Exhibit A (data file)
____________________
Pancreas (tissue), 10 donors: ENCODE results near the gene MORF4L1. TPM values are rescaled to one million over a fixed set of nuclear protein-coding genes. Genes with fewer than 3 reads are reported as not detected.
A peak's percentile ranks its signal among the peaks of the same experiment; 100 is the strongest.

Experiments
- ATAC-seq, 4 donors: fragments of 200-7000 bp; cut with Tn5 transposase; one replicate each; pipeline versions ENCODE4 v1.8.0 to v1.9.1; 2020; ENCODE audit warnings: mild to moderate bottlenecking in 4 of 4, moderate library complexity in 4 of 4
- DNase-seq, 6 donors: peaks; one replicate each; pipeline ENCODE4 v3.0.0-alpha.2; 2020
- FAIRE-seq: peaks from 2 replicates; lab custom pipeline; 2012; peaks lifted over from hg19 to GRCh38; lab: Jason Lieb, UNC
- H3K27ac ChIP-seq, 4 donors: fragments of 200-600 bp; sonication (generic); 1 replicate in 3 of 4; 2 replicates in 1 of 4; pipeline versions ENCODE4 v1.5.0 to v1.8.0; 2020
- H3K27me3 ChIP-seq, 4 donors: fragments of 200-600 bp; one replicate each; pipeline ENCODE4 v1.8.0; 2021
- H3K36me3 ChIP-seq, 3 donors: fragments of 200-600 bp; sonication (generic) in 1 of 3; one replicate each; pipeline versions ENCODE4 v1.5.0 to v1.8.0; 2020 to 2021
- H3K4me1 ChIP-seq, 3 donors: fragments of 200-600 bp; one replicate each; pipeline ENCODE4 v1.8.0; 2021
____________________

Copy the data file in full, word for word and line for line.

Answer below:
Pancreas (tissue), 10 donors: ENCODE results near the gene MORF4L1. TPM values are rescaled to one million over a fixed set of nuclear protein-coding genes. Genes with fewer than 3 reads are reported as not detected.
A peak's percentile ranks its signal among the peaks of the same experiment; 100 is the strongest.

Experiments
- ATAC-seq, 4 donors: fragments of 200-7000 bp; cut with Tn5 transposase; one replicate each; pipeline versions ENCODE4 v1.8.0 to v1.9.1; 2020; ENCODE audit warnings: mild to moderate bottlenecking in 4 of 4, moderate library complexity in 4 of 4
- DNase-seq, 6 donors: peaks; one replicate each; pipeline ENCODE4 v3.0.0-alpha.2; 2020
- FAIRE-seq: peaks from 2 replicates; lab custom pipeline; 2012; peaks lifted over from hg19 to GRCh38; lab: Jason Lieb, UNC
- H3K27ac ChIP-seq, 4 donors: fragments of 200-600 bp; sonication (generic); 1 replicate in 3 of 4; 2 replicates in 1 of 4; pipeline versions ENCODE4 v1.5.0 to v1.8.0; 2020
- H3K27me3 ChIP-seq, 4 donors: fragments of 200-600 bp; one replicate each; pipeline ENCODE4 v1.8.0; 2021
- H3K36me3 ChIP-seq, 3 donors: fragments of 200-600 bp; sonication (generic) in 1 of 3; one replicate each; pipeline versions ENCODE4 v1.5.0 to v1.8.0; 2020 to 2021
- H3K4me1 ChIP-seq, 3 donors: fragments of 200-600 bp; one replicate each; pipeline ENCODE4 v1.8.0; 2021